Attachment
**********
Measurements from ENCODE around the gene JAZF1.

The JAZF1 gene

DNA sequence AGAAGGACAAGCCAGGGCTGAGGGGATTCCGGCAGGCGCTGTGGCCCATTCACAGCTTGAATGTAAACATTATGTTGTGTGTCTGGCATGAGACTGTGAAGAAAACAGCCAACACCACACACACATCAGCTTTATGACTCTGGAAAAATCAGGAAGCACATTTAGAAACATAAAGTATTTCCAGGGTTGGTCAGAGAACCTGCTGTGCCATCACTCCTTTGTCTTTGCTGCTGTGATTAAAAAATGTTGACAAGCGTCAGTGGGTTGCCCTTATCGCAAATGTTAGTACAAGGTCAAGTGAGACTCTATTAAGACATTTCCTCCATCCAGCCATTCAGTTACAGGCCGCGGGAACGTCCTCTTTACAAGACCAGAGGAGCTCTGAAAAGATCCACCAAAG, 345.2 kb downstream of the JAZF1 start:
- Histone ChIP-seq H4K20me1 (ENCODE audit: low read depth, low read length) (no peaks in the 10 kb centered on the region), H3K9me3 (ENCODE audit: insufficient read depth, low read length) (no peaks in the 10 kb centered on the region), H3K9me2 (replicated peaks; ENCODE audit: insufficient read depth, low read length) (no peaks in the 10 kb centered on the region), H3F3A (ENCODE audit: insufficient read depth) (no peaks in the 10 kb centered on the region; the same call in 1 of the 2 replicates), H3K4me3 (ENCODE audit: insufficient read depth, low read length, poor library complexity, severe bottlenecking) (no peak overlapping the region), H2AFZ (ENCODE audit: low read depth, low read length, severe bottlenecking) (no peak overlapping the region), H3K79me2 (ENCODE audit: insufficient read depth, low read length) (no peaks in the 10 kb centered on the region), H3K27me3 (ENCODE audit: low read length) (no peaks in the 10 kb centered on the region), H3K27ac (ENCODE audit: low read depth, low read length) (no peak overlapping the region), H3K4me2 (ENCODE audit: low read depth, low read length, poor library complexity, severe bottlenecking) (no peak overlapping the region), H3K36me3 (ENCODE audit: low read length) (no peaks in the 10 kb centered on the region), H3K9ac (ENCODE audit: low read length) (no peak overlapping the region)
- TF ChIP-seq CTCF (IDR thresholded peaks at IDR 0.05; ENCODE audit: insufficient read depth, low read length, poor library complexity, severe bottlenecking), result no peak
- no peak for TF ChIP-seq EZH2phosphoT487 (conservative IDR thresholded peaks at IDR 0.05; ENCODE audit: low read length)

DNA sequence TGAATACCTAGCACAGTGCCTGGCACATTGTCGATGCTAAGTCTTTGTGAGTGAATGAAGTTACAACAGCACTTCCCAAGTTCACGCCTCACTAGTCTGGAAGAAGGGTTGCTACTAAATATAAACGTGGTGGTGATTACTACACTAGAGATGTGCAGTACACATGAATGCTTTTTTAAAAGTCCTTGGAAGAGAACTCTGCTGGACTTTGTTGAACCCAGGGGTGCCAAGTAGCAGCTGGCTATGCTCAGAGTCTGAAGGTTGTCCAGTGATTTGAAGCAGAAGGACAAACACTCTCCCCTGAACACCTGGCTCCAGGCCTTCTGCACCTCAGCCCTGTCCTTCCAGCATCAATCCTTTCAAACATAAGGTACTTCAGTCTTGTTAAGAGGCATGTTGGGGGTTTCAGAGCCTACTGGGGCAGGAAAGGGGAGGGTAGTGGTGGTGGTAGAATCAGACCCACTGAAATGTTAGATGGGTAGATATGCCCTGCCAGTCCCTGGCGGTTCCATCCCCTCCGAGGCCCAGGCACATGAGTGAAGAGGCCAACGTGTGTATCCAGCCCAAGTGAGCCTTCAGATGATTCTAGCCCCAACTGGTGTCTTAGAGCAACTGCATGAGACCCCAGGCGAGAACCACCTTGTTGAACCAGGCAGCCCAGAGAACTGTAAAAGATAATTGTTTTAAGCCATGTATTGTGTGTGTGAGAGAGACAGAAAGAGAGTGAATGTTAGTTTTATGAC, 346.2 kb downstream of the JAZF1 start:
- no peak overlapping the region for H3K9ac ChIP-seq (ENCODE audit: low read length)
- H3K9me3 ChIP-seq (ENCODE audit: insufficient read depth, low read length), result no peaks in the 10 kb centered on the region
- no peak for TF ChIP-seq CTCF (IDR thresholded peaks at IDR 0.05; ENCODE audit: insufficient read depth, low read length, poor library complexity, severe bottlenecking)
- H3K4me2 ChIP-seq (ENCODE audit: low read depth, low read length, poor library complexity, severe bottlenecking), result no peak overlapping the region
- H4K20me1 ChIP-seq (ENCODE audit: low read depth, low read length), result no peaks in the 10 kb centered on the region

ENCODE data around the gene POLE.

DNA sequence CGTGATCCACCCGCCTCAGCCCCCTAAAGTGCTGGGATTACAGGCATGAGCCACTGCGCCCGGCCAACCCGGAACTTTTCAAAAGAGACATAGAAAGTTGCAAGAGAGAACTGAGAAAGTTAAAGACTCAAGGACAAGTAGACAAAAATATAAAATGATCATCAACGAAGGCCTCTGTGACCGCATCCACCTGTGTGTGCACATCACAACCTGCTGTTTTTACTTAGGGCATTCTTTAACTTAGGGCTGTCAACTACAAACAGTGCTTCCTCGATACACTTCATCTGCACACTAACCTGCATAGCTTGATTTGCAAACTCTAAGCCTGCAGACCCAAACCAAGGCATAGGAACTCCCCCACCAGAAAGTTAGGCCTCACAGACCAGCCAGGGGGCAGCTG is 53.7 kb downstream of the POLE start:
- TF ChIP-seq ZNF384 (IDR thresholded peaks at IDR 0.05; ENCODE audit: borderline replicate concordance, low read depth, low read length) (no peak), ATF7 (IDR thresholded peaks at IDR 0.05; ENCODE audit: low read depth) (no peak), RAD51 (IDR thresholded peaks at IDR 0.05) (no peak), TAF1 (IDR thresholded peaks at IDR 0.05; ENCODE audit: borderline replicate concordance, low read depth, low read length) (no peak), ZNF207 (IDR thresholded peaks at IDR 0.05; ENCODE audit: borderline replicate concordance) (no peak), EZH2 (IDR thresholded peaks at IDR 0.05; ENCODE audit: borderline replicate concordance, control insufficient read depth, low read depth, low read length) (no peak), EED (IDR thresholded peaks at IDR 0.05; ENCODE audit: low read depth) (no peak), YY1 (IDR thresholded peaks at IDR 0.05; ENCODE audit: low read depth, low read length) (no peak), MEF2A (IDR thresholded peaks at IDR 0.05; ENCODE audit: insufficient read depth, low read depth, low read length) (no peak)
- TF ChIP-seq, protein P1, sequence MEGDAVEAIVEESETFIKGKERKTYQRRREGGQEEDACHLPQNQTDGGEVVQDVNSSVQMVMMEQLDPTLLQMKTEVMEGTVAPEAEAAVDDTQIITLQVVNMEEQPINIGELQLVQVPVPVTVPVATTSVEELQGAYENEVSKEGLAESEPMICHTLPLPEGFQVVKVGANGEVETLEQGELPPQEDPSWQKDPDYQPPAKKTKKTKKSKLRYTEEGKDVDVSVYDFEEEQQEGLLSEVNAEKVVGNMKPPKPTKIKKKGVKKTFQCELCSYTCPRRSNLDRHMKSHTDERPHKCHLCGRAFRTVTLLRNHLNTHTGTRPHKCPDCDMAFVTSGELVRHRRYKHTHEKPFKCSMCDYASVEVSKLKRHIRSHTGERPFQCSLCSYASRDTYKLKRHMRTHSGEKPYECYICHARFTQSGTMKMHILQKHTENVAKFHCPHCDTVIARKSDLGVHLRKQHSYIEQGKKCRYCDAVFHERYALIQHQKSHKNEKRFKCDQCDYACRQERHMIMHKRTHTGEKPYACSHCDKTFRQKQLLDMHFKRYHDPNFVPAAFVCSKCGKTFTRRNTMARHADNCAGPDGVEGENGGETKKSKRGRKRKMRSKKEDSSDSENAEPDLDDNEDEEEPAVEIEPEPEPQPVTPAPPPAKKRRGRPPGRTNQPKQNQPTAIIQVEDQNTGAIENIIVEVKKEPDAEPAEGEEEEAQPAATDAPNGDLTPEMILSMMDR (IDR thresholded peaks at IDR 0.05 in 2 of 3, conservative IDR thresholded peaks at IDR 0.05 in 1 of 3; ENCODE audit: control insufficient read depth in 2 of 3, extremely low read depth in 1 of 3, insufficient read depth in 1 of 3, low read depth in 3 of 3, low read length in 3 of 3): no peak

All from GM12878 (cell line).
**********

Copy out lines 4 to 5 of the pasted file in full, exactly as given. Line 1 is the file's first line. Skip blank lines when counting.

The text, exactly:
- Histone ChIP-seq H4K20me1 (ENCODE audit: low read depth, low read length) (no peaks in the 10 kb centered on the region), H3K9me3 (ENCODE audit: insufficient read depth, low read length) (no peaks in the 10 kb centered on the region), H3K9me2 (replicated peaks; ENCODE audit: insufficient read depth, low read length) (no peaks in the 10 kb centered on the region), H3F3A (ENCODE audit: insufficient read depth) (no peaks in the 10 kb centered on the region; the same call in 1 of the 2 replicates), H3K4me3 (ENCODE audit: insufficient read depth, low read length, poor library complexity, severe bottlenecking) (no peak overlapping the region), H2AFZ (ENCODE audit: low read depth, low read length, severe bottlenecking) (no peak overlapping the region), H3K79me2 (ENCODE audit: insufficient read depth, low read length) (no peaks in the 10 kb centered on the region), H3K27me3 (ENCODE audit: low read length) (no peaks in the 10 kb centered on the region), H3K27ac (ENCODE audit: low read depth, low read length) (no peak overlapping the region), H3K4me2 (ENCODE audit: low read depth, low read length, poor library complexity, severe bottlenecking) (no peak overlapping the region), H3K36me3 (ENCODE audit: low read length) (no peaks in the 10 kb centered on the region), H3K9ac (ENCODE audit: low read length) (no peak overlapping the region)
- TF ChIP-seq CTCF (IDR thresholded peaks at IDR 0.05; ENCODE audit: insufficient read depth, low read length, poor library complexity, severe bottlenecking), result no peak